The skidpad is an indication mostly of tire traction since the suspension is already loaded, so the shocks are not contributing much to vehicle performance. This is more a test of spring rate, front or rear suspension design, and tuning and how well each end of the car works in relationship with the other. The g-force is limited to the speed at which either the understeer or oversteer is manageable. Ultimately, a better suspension and stickier tires will increase the speed and therefore the average lateral g number.
A better evaluation of the entire suspension is the slalom test in which several cones are spaced a given distance apart and the vehicle is driven as quickly as possible through them to achieve its highest average speed. Our slalom tests are done with seven cones spaced 70 feet apart with the course length at 420 feet. The higher the average speed through the course, the better the car handles. Testing with a stopwatch is a low-tech way to accomplish this but is fraught with inconsistencies because the timer must be accurate with his reactions. We use a Brower Timing Systems portable, wireless system with sensors that trigger when the car enters and exits the slalom and send the data to a handheld receiver. This is a relatively simple, wireless system that eliminates timing inaccuracies. The biggest drawback to this particular test procedure is that there is no standard distance or number of cones that must be negotiated. Each magazine or test organization has its own procedure and slalom distance, which makes comparisons difficult.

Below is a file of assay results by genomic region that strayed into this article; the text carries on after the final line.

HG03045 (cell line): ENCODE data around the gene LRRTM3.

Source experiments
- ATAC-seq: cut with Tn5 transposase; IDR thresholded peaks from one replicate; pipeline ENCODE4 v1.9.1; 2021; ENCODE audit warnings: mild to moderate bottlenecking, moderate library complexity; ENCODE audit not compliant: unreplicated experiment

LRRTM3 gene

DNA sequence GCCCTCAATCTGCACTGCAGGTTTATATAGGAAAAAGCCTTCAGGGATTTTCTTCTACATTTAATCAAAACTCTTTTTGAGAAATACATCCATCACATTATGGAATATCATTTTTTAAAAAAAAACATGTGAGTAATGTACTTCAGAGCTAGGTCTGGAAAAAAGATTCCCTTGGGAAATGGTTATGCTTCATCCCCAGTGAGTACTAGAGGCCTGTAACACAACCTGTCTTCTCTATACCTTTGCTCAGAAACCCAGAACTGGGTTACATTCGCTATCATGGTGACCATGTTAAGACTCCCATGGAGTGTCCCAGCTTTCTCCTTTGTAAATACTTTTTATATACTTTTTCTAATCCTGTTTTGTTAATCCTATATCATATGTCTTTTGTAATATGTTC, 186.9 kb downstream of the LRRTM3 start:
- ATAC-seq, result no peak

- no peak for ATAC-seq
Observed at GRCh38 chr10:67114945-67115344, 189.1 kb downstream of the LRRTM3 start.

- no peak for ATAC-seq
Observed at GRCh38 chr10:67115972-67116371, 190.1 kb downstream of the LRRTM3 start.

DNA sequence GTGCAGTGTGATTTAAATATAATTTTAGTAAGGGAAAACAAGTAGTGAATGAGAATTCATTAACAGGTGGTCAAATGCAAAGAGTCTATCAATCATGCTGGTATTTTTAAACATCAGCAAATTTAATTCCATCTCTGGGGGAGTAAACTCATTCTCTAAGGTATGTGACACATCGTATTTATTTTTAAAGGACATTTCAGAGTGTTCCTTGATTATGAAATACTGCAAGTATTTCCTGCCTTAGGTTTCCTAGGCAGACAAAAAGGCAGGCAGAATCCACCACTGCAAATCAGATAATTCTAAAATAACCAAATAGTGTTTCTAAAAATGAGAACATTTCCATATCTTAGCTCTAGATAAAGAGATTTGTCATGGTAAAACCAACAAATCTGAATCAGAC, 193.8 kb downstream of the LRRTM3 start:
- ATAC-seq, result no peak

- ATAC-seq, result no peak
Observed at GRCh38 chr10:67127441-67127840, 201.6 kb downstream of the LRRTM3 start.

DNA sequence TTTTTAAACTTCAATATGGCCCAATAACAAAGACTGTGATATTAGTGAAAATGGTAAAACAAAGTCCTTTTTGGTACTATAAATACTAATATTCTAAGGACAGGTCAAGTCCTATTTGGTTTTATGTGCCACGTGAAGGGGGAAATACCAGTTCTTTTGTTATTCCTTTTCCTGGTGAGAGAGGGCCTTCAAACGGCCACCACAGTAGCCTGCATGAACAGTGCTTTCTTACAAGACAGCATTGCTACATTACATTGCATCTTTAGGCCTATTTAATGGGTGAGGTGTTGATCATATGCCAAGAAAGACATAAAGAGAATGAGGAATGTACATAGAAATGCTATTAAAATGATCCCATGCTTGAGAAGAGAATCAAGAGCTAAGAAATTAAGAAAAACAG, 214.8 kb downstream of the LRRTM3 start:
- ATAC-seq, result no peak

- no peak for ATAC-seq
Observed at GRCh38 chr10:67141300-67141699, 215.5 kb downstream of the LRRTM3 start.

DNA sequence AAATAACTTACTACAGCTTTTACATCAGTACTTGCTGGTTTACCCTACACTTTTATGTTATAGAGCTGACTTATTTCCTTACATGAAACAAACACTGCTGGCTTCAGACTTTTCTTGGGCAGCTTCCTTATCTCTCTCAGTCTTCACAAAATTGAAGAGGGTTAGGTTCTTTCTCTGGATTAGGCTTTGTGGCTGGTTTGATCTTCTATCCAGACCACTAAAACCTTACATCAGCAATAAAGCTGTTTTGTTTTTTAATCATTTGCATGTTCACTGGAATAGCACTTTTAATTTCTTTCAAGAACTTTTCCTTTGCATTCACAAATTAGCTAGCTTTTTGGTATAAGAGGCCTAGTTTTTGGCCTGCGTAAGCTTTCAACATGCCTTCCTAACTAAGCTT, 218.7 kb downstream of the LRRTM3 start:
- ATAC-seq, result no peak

However, this type of test gives us a great baseline from which to do evaluations on modifications to the suspension and is a great tool for vehicle response to dynamic suspension loading. Basically, it consists of a series of aggressive lane changes, which loads the suspension harder as the car nears the end of the course. Often, this results in severe oversteer or understeer situations. Of course, hitting a cone results in a time penalty and negates the run. An onboard electronic accelerometer can accompany this type of testing to evaluate instantaneous g-loads and would be of some benefit, but the elapsed time is the most valuable test, since that represents that car's ability to maintain a high average speed throughout the entire course.